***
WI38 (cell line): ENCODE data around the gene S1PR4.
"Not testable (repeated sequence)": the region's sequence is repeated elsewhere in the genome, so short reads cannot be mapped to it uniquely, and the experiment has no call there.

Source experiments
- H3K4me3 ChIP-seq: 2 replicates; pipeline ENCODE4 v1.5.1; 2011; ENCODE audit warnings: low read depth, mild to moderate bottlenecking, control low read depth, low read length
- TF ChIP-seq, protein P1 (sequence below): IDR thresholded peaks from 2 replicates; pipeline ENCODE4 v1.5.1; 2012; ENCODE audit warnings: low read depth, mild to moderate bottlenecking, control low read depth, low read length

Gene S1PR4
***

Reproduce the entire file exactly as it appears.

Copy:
WI38 (cell line): ENCODE data around the gene S1PR4.
"Not testable (repeated sequence)": the region's sequence is repeated elsewhere in the genome, so short reads cannot be mapped to it uniquely, and the experiment has no call there.

Source experiments
- H3K4me3 ChIP-seq: 2 replicates; pipeline ENCODE4 v1.5.1; 2011; ENCODE audit warnings: low read depth, mild to moderate bottlenecking, control low read depth, low read length
- TF ChIP-seq, protein P1 (sequence below): IDR thresholded peaks from 2 replicates; pipeline ENCODE4 v1.5.1; 2012; ENCODE audit warnings: low read depth, mild to moderate bottlenecking, control low read depth, low read length

Gene S1PR4